About midway through “The Edge of Democracy,” Petra Costa tells the story of a picture, one that she once didn’t give much thought to before of the inauguration of Dilma Rousseff, Brazil’s first female president who was locked arm-in-arm with her predecessor Lula da Silva while standing at a slight remove is Michel Temer, her vice president whose presence is the result of a political compromise that happened before her time. Serving as the film’s narrator, Costa explains how, after three failed campaigns for president, the left-leaning Lula secured the office and found success in joining forces with the center-right PMDB party, whose support would give the president a majority in Congress that he could use to achieve his goals of lifting Brazilians out of poverty as long as he would protect the interests of big business, and that partnership was expected to extend through the next administration as a PMDB Vice President could help Rousseff guide her agenda into law. However, rather than appear by Rousseff’s side, Temer can be seen lying in wait for the moment to seize power, a moment that arrives when an investigation into deals between the government and contractors bidding on access to a newly found oil reserve known as Operation Car Wash creates an opportunity to sully Rousseff to the point of impeachment and eventually come after the still-popular Lula.
If Costa can extrapolate all that from the body language in just a single moment, you can imagine what she does with the wiretapped phone calls, the first-hand footage of protests on the streets and the access she has to Rousseff and Lula as they endure intense media and political scrutiny in her riveting and infuriating third feature, which lays out exactly how her native Brazil returned to its tortured past where its leaders could lock up political adversaries and normalize authoritarian rule. The filmmaker personalizes this history, interweaving her own family’s relationship to their country into the narrative in which the lower classes’ political will, which was amplified by revolutionaries like her parents, were stymied by the influence of oligarchs and big business, a class that included her grandparents – big contractors in the country.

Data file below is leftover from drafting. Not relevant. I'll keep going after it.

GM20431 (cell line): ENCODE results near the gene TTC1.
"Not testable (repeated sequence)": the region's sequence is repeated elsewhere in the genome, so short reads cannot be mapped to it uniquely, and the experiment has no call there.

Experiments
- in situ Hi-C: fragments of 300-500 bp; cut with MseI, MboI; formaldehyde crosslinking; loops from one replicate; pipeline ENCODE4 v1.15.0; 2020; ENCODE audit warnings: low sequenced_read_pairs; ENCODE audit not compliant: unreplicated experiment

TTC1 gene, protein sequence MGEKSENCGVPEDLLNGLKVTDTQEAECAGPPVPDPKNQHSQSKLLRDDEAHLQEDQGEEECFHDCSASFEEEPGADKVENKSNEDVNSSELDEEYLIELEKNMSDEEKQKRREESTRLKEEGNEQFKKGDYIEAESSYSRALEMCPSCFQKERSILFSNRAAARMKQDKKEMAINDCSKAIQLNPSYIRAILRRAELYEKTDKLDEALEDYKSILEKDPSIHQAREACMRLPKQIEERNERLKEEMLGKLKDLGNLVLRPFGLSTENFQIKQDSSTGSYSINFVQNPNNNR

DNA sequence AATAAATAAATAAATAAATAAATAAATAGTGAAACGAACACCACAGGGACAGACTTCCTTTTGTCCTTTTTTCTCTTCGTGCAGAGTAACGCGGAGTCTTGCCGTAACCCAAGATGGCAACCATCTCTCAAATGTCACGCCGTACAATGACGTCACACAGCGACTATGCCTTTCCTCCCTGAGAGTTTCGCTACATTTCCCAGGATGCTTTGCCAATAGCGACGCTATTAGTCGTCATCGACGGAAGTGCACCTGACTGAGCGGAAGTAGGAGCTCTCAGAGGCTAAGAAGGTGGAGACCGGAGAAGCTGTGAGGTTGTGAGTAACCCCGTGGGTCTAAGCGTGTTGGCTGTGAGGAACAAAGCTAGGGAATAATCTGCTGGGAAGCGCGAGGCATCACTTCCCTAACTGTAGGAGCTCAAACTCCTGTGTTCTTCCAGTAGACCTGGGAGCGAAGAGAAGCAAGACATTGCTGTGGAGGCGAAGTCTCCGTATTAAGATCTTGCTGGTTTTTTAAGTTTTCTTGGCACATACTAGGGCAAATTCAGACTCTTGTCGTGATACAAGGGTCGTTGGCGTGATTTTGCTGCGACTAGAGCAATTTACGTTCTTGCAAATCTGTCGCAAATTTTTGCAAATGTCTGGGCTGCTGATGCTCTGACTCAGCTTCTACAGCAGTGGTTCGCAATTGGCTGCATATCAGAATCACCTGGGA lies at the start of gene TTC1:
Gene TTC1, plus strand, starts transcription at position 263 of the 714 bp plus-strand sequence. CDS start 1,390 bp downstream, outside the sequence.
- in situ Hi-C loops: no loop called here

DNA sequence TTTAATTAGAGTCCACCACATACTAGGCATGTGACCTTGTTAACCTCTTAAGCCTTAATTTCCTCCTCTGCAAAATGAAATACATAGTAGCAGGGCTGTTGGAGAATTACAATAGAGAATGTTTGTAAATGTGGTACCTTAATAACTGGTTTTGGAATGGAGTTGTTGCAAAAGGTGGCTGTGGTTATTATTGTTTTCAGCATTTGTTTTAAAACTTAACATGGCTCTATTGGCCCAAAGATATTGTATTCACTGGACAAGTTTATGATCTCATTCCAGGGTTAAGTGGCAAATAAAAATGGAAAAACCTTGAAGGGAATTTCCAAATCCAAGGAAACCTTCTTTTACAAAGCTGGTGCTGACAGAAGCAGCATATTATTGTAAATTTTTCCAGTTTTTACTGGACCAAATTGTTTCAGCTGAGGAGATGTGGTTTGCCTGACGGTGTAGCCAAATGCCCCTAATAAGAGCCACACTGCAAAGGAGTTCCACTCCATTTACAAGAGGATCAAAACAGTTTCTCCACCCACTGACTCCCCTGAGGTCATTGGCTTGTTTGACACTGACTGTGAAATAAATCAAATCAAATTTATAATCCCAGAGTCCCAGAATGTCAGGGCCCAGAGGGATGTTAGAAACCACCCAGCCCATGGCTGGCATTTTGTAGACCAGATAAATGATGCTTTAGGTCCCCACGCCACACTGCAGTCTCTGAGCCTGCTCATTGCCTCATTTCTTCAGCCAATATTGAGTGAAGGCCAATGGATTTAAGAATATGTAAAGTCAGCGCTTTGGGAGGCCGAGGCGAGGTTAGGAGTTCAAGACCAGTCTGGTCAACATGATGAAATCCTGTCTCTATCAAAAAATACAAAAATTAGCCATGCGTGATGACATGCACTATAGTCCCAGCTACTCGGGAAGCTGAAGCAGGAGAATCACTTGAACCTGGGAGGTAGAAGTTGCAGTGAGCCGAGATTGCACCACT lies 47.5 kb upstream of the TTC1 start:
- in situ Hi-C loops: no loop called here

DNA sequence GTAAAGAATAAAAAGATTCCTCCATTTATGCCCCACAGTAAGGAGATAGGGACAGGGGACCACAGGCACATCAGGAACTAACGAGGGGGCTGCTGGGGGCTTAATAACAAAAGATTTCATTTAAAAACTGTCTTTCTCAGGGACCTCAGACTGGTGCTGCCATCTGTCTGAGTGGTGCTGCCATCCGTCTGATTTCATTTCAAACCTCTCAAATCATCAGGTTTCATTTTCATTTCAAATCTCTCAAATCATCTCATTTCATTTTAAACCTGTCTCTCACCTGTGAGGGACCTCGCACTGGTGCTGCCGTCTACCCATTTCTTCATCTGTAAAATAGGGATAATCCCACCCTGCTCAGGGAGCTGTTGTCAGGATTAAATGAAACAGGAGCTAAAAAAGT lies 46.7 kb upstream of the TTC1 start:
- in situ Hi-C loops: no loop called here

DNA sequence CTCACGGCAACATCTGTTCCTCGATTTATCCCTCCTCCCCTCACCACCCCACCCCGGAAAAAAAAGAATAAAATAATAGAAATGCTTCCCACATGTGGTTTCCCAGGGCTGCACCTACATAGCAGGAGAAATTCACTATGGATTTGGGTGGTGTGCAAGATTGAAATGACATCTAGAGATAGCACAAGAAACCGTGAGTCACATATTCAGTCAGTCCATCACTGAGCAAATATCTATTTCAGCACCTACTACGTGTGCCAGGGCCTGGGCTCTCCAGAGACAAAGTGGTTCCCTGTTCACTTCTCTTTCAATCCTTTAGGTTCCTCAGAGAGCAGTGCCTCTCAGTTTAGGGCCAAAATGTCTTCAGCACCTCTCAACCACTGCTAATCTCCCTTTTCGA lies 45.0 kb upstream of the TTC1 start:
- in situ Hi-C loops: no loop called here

Yet the circumstances that have led to a crisis in Brazil where strongmen, such as the recently elected Jair Bolsonaro, could once again thrive will unfortunately seem familiar to many places in the world today, observing a court system has become poisoned by partisanship, a congress more than willing to sacrifice their values to protect a president who will sign their legislation, and the media’s tacit support in drumming up scandals to keep viewers tuning in, that make it feel as if only a few names and faces have changed. (In what seems like an effort to make it as accessible as possible, Costa’s narration for the Portuguese-Language film is in English and surely in being distributed by Netflix, it will be streamed in a multitude of different languages.)
It’s a dense, complex undertaking Costa impressively wraps her arms – and our minds – around, made even more daunting by the dual purpose “The Edge of Democracy” serves as both an immediate witness to an extraordinarily precarious historical moment and a sophisticated study of how in an age where it’s become easier than ever to record, the ability to properly contextualize has become equally important, if not more, when so many seek to ignore the parts of the past that are inconvenient to their cause and increasingly have the ability to do so with shortened attention spans and the ability to pick and choose evidence from the sea of information that’s out there. Understanding how blinding that perfect storm can be, Costa’s clarity when it comes to presenting each incremental corrosion of democratic norms is powerful in its precision while her personal passion cuts through any intimidation that such serious and rigorous consideration of history may inherently have, creating something solid to hold onto when it feels like the world is falling apart.